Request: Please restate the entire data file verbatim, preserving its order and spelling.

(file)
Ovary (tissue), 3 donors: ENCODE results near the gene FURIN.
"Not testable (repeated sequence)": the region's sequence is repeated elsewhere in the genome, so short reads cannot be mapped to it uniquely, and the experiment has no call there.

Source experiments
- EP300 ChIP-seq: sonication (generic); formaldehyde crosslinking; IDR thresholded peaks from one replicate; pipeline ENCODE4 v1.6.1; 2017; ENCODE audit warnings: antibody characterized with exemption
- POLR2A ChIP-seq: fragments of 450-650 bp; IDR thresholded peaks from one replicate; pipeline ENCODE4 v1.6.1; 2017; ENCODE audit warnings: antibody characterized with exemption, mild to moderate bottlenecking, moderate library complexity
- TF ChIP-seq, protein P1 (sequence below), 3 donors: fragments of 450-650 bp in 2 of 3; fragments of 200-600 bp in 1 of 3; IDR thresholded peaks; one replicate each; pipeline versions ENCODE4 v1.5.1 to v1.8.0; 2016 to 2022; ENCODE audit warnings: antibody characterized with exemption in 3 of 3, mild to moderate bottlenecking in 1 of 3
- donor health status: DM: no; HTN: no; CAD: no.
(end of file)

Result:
Ovary (tissue), 3 donors: ENCODE results near the gene FURIN.
"Not testable (repeated sequence)": the region's sequence is repeated elsewhere in the genome, so short reads cannot be mapped to it uniquely, and the experiment has no call there.

Source experiments
- EP300 ChIP-seq: sonication (generic); formaldehyde crosslinking; IDR thresholded peaks from one replicate; pipeline ENCODE4 v1.6.1; 2017; ENCODE audit warnings: antibody characterized with exemption
- POLR2A ChIP-seq: fragments of 450-650 bp; IDR thresholded peaks from one replicate; pipeline ENCODE4 v1.6.1; 2017; ENCODE audit warnings: antibody characterized with exemption, mild to moderate bottlenecking, moderate library complexity
- TF ChIP-seq, protein P1 (sequence below), 3 donors: fragments of 450-650 bp in 2 of 3; fragments of 200-600 bp in 1 of 3; IDR thresholded peaks; one replicate each; pipeline versions ENCODE4 v1.5.1 to v1.8.0; 2016 to 2022; ENCODE audit warnings: antibody characterized with exemption in 3 of 3, mild to moderate bottlenecking in 1 of 3
- donor health status: DM: no; HTN: no; CAD: no.